Jonathan Horton, Sam Mikulak, and Jake Dalton will join John Orozco and Danell Leyva in London. It could not have been an easy decision for the committee members, but it was a logical one.
Photo: John Cheng / USA Gymnastics
After Saturday's competition, Horton seemed like a shoo-in. Amidst a team of youngsters--Mikulak (19), Orozco (19), Leyva (20), Dalton (20)--Horton would add a seasoned perspective, as Will Graves has pointed out. More importantly, he proved himself to be the team's best rings worker. When USAG named Orozco and Leyva to the team, they selected two all-arounders who could potentially place in finals, but they also selected the 3rd and 7th best rings workers. To put the USA on the podium, the team needed someone who was excellent at rings. Horton was just the right man.
When USAG named Leyva and Orozco to the team, they also named the 2nd and 3rd best pommel workers. Considering America's weakness on the event, that's not too shabby, and it would seem as if Naddour would be a likely candidate. It is the role that he played in the 2011 World Championships, and with him on the Olympic team, the U.S. would have a stronger pommel rotation. The problem, though, is that 2012 requires a 5-man team rather than the 6-man team at the World Championships. So, if a gymnast wants to play the specialist role, he better be able to contribute on the other events in a pinch, and well, Naddour scores significantly lower on the other events. If someone were to get injured during the opening day of competition, he might have to compete, perhaps ruining America's chances of qualifying to the finals. This is why he is an alternate.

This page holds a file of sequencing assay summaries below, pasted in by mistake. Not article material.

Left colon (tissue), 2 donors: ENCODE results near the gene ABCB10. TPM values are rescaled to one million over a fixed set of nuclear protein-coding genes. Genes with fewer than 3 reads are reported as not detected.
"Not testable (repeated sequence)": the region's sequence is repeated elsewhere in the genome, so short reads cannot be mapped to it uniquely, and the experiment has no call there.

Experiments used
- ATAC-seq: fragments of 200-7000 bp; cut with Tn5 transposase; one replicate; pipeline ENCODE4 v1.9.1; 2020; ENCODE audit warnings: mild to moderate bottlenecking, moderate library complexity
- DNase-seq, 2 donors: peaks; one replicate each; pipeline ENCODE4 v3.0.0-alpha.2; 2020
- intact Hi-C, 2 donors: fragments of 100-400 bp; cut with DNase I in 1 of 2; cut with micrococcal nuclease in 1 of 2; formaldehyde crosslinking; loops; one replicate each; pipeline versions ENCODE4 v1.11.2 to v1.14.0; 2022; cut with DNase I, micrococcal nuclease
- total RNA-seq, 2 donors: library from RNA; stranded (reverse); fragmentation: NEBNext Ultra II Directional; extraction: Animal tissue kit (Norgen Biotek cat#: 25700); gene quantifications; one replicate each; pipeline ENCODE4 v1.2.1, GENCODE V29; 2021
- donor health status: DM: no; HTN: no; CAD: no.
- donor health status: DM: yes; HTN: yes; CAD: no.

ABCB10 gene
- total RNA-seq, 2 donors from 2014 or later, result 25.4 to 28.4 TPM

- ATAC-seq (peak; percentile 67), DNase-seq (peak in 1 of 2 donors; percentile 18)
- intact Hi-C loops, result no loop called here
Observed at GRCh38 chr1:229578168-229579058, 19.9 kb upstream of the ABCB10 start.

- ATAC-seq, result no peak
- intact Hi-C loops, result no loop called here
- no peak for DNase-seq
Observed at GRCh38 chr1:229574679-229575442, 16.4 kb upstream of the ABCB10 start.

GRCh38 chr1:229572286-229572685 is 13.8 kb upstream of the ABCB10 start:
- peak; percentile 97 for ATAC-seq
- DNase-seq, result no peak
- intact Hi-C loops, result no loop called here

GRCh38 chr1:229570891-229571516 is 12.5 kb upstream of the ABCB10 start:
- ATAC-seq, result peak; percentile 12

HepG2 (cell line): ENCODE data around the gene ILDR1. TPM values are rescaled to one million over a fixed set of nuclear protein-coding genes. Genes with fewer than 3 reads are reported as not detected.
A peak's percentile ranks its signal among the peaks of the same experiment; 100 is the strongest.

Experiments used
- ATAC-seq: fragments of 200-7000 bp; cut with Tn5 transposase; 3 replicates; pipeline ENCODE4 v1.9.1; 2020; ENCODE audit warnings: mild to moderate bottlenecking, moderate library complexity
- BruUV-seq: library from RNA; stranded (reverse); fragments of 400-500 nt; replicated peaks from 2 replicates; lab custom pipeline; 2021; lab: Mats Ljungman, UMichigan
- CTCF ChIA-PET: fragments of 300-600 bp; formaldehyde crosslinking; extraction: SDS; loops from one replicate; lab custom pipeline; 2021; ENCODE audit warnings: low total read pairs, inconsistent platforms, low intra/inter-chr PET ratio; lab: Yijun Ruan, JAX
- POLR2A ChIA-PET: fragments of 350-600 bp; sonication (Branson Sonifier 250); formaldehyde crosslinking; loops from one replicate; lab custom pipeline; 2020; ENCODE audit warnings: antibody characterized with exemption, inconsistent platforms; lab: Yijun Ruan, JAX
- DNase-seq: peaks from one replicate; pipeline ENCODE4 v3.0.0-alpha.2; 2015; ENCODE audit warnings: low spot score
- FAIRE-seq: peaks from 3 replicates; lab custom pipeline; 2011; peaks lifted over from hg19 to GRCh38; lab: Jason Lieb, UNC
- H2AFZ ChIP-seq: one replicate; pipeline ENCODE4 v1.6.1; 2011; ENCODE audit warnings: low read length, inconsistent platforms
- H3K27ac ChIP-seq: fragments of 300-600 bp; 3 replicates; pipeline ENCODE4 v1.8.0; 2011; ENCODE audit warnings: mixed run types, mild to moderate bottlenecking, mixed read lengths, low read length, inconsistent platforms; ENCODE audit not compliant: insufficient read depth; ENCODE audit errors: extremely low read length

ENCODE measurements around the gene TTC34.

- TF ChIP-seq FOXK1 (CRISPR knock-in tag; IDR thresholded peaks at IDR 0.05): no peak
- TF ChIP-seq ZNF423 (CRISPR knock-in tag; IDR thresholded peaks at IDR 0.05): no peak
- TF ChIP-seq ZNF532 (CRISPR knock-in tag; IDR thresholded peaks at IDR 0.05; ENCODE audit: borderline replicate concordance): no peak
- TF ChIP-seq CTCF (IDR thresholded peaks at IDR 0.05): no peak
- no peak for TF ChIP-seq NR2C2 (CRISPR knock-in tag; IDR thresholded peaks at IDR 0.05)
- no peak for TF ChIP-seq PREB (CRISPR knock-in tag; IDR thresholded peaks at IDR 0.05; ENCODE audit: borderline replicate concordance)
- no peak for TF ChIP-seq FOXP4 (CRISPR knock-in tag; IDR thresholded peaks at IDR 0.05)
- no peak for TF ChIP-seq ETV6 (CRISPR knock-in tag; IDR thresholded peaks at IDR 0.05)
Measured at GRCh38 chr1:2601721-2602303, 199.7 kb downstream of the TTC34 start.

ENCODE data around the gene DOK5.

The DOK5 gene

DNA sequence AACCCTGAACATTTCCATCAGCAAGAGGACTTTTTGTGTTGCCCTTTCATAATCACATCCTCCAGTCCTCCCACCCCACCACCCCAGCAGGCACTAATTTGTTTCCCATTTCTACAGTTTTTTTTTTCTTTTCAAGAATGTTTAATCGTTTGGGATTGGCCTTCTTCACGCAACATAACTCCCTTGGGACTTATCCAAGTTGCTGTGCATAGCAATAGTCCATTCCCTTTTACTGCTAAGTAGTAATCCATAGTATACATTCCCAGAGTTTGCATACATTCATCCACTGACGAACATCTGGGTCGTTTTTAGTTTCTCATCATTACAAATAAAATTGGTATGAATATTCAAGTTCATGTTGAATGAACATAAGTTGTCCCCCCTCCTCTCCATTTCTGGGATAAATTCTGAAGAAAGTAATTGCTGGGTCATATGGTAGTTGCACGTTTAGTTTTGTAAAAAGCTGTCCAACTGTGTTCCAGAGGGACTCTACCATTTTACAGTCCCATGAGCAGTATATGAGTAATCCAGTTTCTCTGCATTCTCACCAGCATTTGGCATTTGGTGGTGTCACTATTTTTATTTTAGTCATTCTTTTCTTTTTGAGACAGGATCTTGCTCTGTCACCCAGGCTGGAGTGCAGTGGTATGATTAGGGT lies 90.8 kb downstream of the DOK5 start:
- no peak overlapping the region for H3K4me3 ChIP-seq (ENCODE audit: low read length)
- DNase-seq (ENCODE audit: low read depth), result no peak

Pommel horse is why Mikulak is on the team. His ankle is iffy, yes. But even with a bum ankle, he has performed consistently on pommel horse, and he is spectacular all-arounder. On the first day of Olympic Trials, he outscored both Orozco and Leyva. So, if his ankle heals enough, he could contribute on vault and floor, but even if he cannot take the pounding of floor and vault but can land dismounts, he could add a few tenths to the team score on parallel bars and high bar. If he reinjures his ankle, in steps Chris Brooks.
Without a doubt, Mikulak's role on the team is contingent on his ankle. Dalton, on the other hand, seems healthy--knock on wood--and Team USA could use his floor and vault scores, which could land him in event finals, as well. But his role in team finals will not just be limited to those two events. It is easy to forget that Dalton consistently out-scored Leyva on rings, which would make him the third man up on rings in finals. If, for whatever reason, Team USA needs to replace Dalton on floor and vault, Legendre will be the man to do so.
With this in mind, here is my lineup for team finals, assuming that Mikulak is healthy:
Floor: Dalton, Orozco, Mikulak (Possibly Leyva)
Pommel Horse: Leyva, Orozco, Mikulak
Rings: Horton, Orozco, Dalton
Vault: Dalton, Mikulak, Orozco
Parallel Bars: Leyva, Horton, Mikulak
High Bar: Leyva, Orozco, Mikulak (Possibly Horton, who struggled at Trials)
This is the strongest team that the US has put together in decades, and I am excited to see how they do in London. Good luck, men!